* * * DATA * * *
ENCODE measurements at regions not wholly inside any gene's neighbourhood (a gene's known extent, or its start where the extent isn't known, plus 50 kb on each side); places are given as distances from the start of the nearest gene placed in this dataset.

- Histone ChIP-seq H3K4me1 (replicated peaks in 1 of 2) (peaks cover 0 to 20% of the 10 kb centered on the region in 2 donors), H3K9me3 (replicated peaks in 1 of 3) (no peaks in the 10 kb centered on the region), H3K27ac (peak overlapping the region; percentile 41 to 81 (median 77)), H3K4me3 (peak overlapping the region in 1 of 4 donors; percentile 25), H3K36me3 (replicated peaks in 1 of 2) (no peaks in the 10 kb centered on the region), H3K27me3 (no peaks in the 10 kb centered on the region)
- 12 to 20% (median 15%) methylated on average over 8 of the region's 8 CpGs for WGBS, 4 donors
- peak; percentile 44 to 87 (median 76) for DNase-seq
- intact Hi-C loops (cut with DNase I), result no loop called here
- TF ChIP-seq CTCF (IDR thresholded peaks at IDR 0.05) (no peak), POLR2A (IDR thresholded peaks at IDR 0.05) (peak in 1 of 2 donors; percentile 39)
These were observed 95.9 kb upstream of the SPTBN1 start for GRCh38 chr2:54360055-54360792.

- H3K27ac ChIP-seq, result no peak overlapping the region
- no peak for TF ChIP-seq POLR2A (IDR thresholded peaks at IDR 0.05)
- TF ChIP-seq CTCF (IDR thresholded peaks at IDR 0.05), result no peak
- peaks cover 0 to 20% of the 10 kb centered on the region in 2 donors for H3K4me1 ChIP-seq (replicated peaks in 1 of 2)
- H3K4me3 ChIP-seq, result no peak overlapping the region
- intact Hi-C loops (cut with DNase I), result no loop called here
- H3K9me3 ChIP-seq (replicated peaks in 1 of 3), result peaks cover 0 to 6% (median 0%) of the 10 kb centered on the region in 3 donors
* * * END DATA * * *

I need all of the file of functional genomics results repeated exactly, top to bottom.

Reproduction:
ENCODE measurements at regions not wholly inside any gene's neighbourhood (a gene's known extent, or its start where the extent isn't known, plus 50 kb on each side); places are given as distances from the start of the nearest gene placed in this dataset.

- Histone ChIP-seq H3K4me1 (replicated peaks in 1 of 2) (peaks cover 0 to 20% of the 10 kb centered on the region in 2 donors), H3K9me3 (replicated peaks in 1 of 3) (no peaks in the 10 kb centered on the region), H3K27ac (peak overlapping the region; percentile 41 to 81 (median 77)), H3K4me3 (peak overlapping the region in 1 of 4 donors; percentile 25), H3K36me3 (replicated peaks in 1 of 2) (no peaks in the 10 kb centered on the region), H3K27me3 (no peaks in the 10 kb centered on the region)
- 12 to 20% (median 15%) methylated on average over 8 of the region's 8 CpGs for WGBS, 4 donors
- peak; percentile 44 to 87 (median 76) for DNase-seq
- intact Hi-C loops (cut with DNase I), result no loop called here
- TF ChIP-seq CTCF (IDR thresholded peaks at IDR 0.05) (no peak), POLR2A (IDR thresholded peaks at IDR 0.05) (peak in 1 of 2 donors; percentile 39)
These were observed 95.9 kb upstream of the SPTBN1 start for GRCh38 chr2:54360055-54360792.

- H3K27ac ChIP-seq, result no peak overlapping the region
- no peak for TF ChIP-seq POLR2A (IDR thresholded peaks at IDR 0.05)
- TF ChIP-seq CTCF (IDR thresholded peaks at IDR 0.05), result no peak
- peaks cover 0 to 20% of the 10 kb centered on the region in 2 donors for H3K4me1 ChIP-seq (replicated peaks in 1 of 2)
- H3K4me3 ChIP-seq, result no peak overlapping the region
- intact Hi-C loops (cut with DNase I), result no loop called here
- H3K9me3 ChIP-seq (replicated peaks in 1 of 3), result peaks cover 0 to 6% (median 0%) of the 10 kb centered on the region in 3 donors